South Korea bans consumption of dog meat in win for animal activism

South Korea’s parliament passed a bill on Tuesday to ban the eating and selling of dog meat, a move that will end the controversial centuries-old practice amid growing support for animal welfare.

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Eating dog meat was once seen as a way to improve stamina in the humid Korean summer. But the practise has become rare – largely limited to some older people – as more Koreans consider dogs as family pets and as criticism of how the dogs are slaughtered has grown.

Activists say most dogs are electrocuted or hanged when slaughtered for meat, though breeders and traders argue there has been progress in making the slaughtering more humane.

Support for the ban has grown under President Yoon Suk Yeol, an animal lover who has adopted six dogs and eight cats with first lady Kim Keon Hee, also a vocal critic of dog meat consumption.

Proposed by the ruling party and with rare bipartisan support, the bill was passed by an overwhelming 208 votes with two abstentions in the single-chamber parliament.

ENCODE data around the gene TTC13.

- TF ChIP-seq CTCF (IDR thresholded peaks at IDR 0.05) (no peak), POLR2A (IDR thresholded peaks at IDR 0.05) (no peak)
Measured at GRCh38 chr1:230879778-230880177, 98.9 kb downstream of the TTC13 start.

The legislation, which states its purpose as “to eradicate the consumption of dogs” will take effect after a three-year grace period. The breeding and slaughtering of dogs to produce meat for human consumption will be punishable by up to three years in prison or 30 million won ($22,800) in fines. The bill does not stipulate any penalties for eating dog meat per se.

File photo: A dog in a cage in Seoul, South Korea on November 30, 2023. © Kim Hong-Ji, Reuters

“This is history in the making,” said Chae Jung-ah, executive director of Humane Society International Korea, an animal protection group. “We have reached the tipping point where most Korean citizens reject eating dogs and want to see this suffering consigned to the history books.”

In a survey released on Monday by Animal Welfare Awareness, Research and Education, a Seoul-based think tank, more than 94% of respondents said they had not eaten dog meat for the past year and about 93% said they would not do so in the future.

Previous efforts to prohibit sales of dog meat failed in the face of industry protests and the bill seeks to provide compensation so that businesses can move out of the trade.

Son Won-hak, an official at the Korean Association of Edible Dogs, a coalition of breeders and sellers, said the group plans to take the matter to the country’s Constitutional Court to question the law’s legitimacy but did not elaborate.

The agriculture ministry has estimated as of April 2022 that some 1,100 farms were breeding 570,000 dogs to be served at around 1,600 restaurants.

The farmers’ association said the ban will affect 3,500 farms raising 1.5 million dogs as well as 3,000 restaurants.


Source: Thanks france24